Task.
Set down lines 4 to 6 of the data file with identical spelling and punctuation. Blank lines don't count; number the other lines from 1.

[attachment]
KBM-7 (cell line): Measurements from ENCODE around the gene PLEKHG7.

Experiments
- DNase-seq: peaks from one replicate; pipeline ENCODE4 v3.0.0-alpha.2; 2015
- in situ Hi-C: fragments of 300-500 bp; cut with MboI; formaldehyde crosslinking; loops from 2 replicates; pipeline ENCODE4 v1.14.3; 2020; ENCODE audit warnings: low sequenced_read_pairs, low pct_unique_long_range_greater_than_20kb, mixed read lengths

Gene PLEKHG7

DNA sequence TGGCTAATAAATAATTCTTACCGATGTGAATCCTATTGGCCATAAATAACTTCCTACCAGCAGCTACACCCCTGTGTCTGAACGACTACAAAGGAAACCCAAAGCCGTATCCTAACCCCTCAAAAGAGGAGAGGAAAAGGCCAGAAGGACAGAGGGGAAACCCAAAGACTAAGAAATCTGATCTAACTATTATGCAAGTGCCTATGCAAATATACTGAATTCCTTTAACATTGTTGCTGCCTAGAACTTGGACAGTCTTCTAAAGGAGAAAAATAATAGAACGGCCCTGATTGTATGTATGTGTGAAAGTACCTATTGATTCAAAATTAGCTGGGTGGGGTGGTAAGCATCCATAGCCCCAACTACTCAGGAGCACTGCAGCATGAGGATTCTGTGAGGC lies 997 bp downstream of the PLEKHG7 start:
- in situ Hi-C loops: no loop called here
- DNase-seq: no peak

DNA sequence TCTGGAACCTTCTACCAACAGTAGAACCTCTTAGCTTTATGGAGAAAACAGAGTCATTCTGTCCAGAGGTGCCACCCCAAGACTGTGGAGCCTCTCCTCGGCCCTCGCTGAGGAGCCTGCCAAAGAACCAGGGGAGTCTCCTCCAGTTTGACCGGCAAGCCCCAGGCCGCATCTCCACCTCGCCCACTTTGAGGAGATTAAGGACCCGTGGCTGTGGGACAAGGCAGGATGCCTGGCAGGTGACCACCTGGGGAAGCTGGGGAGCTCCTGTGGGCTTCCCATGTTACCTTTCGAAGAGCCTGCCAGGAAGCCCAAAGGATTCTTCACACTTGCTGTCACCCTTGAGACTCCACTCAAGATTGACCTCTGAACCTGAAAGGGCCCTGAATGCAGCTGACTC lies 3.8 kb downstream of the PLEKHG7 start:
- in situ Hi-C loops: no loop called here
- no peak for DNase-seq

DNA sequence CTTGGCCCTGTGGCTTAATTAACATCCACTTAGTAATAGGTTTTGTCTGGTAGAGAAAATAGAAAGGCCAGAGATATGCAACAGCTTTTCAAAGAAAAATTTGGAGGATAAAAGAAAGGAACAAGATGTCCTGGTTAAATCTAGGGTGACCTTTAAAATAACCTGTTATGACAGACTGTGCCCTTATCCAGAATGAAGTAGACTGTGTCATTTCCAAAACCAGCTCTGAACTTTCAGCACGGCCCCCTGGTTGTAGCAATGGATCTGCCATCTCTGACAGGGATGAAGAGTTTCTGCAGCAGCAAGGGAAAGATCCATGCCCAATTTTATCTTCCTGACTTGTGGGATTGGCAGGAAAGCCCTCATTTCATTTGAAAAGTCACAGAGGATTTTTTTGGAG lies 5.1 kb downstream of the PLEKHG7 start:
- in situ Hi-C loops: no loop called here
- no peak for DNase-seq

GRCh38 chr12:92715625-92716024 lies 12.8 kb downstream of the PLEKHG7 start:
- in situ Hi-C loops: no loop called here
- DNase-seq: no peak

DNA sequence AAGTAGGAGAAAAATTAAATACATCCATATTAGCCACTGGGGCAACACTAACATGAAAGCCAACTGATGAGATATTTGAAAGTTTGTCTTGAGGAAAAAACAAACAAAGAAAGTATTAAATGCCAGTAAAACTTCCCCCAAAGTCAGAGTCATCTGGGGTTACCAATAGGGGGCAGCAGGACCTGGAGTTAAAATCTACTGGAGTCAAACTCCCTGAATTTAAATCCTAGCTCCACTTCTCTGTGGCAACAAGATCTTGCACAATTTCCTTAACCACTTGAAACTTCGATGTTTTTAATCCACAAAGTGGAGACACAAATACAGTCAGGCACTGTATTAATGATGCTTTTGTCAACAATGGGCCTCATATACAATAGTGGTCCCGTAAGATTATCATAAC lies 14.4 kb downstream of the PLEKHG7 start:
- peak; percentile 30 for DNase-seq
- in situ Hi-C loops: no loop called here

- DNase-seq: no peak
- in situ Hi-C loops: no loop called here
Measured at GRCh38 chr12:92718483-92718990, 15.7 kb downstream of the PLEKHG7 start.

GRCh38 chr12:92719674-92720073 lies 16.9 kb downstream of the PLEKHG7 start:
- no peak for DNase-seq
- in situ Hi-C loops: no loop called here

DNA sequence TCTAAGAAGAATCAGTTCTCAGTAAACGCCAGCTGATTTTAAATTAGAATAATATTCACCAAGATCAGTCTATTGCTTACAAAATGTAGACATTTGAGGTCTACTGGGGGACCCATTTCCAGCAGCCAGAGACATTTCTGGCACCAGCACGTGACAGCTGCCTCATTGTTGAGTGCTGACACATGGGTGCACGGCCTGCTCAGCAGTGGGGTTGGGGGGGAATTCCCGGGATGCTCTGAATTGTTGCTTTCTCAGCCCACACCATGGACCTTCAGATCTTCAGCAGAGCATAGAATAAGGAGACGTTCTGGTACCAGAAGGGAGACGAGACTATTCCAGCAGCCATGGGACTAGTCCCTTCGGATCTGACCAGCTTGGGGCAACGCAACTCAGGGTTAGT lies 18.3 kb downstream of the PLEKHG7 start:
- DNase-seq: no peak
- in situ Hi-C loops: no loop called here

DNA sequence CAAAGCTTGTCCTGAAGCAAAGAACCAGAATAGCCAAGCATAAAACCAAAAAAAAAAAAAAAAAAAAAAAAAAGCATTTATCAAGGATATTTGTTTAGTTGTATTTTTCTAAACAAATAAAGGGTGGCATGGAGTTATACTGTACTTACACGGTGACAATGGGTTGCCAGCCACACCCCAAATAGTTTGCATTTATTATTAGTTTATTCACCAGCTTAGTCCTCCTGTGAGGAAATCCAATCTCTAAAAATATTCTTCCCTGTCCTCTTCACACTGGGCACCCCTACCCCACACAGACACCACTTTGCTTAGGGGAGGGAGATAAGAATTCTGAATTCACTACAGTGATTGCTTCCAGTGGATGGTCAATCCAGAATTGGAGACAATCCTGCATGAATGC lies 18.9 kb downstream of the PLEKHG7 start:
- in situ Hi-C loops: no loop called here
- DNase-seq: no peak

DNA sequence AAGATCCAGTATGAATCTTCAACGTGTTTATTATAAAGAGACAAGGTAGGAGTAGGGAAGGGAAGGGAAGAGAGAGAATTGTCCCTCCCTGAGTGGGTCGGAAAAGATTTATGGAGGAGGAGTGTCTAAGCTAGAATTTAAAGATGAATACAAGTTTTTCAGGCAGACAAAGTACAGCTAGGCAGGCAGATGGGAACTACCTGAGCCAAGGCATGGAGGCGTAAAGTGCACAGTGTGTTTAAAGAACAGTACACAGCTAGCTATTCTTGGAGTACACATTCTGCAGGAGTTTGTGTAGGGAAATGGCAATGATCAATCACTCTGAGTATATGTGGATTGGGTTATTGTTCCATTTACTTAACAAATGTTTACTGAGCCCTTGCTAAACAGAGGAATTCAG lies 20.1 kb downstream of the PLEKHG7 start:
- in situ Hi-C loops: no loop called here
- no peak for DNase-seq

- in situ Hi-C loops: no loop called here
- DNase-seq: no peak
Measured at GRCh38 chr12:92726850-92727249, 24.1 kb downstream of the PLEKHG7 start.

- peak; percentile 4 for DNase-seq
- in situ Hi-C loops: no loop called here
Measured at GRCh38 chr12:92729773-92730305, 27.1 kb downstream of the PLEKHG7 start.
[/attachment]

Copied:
- in situ Hi-C: fragments of 300-500 bp; cut with MboI; formaldehyde crosslinking; loops from 2 replicates; pipeline ENCODE4 v1.14.3; 2020; ENCODE audit warnings: low sequenced_read_pairs, low pct_unique_long_range_greater_than_20kb, mixed read lengths

Gene PLEKHG7

DNA sequence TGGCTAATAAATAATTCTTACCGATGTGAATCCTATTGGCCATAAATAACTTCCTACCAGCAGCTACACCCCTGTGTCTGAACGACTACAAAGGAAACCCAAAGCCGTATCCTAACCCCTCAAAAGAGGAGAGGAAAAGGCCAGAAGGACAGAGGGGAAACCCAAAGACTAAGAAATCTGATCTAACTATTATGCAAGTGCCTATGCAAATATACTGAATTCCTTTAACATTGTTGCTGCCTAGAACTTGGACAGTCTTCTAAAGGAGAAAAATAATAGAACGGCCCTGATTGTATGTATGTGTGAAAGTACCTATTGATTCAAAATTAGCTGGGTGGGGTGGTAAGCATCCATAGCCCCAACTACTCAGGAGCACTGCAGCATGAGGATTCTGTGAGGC lies 997 bp downstream of the PLEKHG7 start: